The student news site of El Camino College

El Camino College The Union

The student news site of El Camino College

El Camino College The Union

The student news site of El Camino College

El Camino College The Union

Editor’s Forum

My grandfather is a man of few words. I have never had a conversation with him for longer than five minutes.

However, last week that all changed. We were driving in the car listening to KNX1070 news radio. A heated discussion about the recent photos of Iraqi soldiers being mistreated started, and for some reason I asked my grandfather what he thought about the situation.

I would have never guessed that my grandfather could be so passionate and so opinionated.

Before I knew it, we were having a full-blown conversation and my grandfather had me thinking about things I had never taken time to consider.

My grandfather was a chaplin in the U.S. Marines and fought on the front lines in the Korean War.

He said he remembered taking prisoners of war every day, but never did he or any of the other soldiers in his unit mistreat or abuse any of the people that they captured. To do so would have been a direct violation of the military code of ethics each soldier must vow to uphold.

While my grandfather and his unit upheld their vows and obeyed their oath, there were many soldiers who didn’t.

My grandfather said there were plenty of soldiers who participated in abuse and discrimination of soldiers, but he said he never understood how or why those soldiers could do such things.

To mistreat prisoners of war is to go against everything the military stands for, my grandfather said, and the pictures we’ve been seeing on the news are an immoral disgrace.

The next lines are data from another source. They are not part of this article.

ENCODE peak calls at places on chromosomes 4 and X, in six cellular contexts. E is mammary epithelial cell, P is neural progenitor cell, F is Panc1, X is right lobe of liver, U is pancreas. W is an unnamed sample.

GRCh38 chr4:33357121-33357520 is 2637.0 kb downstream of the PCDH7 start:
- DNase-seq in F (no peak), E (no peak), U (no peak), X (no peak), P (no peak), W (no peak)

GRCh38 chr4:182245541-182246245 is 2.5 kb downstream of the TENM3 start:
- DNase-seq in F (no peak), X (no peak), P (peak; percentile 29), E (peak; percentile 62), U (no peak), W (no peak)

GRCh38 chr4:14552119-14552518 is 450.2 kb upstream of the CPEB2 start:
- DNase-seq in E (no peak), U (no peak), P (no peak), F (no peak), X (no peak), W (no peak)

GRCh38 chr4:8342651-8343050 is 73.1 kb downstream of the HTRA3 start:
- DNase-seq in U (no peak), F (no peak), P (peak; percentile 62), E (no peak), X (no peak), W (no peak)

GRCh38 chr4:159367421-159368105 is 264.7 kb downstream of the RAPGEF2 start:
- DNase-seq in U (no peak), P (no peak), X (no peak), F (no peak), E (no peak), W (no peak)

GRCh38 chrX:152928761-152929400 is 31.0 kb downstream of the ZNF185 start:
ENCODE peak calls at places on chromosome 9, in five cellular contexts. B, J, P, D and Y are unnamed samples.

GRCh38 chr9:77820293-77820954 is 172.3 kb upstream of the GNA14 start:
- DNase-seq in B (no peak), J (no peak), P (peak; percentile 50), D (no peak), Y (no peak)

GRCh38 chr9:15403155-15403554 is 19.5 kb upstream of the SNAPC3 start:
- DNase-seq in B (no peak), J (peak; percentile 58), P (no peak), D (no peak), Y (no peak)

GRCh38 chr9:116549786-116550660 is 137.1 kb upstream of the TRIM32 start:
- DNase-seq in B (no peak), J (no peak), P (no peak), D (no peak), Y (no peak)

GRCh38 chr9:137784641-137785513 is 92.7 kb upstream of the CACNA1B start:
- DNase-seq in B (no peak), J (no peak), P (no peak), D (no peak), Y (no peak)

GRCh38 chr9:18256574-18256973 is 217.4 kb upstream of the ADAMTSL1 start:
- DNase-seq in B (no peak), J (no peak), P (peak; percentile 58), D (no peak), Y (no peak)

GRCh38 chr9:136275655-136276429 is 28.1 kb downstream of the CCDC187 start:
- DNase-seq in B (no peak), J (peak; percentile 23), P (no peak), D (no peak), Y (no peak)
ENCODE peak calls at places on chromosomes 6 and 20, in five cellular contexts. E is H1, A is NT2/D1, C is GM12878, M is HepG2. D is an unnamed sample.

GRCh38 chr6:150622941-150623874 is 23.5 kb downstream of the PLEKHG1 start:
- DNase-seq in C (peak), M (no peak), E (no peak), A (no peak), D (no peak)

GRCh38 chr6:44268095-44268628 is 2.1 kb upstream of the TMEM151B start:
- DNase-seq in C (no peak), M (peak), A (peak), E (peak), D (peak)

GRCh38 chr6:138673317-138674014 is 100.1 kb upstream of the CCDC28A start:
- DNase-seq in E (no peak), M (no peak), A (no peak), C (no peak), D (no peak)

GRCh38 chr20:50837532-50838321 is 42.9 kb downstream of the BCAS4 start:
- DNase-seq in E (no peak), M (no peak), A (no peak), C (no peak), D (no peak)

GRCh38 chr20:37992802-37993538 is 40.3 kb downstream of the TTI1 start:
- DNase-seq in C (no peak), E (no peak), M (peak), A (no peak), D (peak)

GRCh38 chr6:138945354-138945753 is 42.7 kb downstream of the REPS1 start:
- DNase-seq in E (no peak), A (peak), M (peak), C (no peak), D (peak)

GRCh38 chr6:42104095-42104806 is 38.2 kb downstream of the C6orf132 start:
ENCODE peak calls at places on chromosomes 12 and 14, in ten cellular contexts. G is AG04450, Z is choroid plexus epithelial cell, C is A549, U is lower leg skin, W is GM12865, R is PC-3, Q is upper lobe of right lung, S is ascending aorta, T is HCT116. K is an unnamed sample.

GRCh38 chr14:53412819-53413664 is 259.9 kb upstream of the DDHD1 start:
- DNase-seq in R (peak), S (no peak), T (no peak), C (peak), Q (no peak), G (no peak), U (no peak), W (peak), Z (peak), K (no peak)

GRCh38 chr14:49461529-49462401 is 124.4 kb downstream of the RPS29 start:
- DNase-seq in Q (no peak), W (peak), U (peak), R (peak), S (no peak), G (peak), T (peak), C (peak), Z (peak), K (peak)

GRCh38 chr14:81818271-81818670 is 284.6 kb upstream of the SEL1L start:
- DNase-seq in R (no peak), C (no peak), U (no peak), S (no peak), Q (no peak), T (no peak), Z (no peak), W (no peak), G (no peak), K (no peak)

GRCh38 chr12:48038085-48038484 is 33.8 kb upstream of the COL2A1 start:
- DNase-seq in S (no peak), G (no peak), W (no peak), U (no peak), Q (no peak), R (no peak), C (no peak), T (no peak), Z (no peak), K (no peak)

These pictures shouldn’t be smeared across public TV for the whole world to see, he said. The pictures should have been given to the right people in charge so the right actions could have been taken.

He said the only thing the media has accomplished by putting these explicit pictures on TV and in the papers is giving their country a bad name and a good dose of embarrassment.

My grandfather said he believes the media needs to be reprimanded for its actions and needs to apologize for its mistakes.

Now while I agreed with my grandfather on many levels, it was hard for me to agree with him on this issue.

As a journalist, I believe it is the responsibility of the media to inform the public and to keep them aware of the atrocities occurring around them.

I explained this to my grandfather and while he understood where I was coming from, he reminded me to always look at every situation from all sides.

He said to always take everything into consideration and to think about everyone involved before deciding to write a story or put a picture in the paper.

He reminded me that I, as a journalist, also have a code of ethics I must live up to and he said to never compromise it, but he also instilled one new lesson in me: to always stop and ask myself why I’m printing this story and why I’m running this photo, because if my intentions are true, then my conscience will be clear.

“Things are different during war time Ronda,” my grandfather said. “You may think it’s right to show those pictures because they show the truth, but maybe that truth is not for everyone.”

I learned a lot from my grandfather that day and I must admit he opened my eyes and my mind to things I failed to realize.

I’ve come to the conclusion that everyone needs to take time to ask their elders what they think about things in life, because after all, we might learn something.

Ayers is in her fourth semester with the Union. The weekly forum does not necessarily reflect the opinion of the editorial board.

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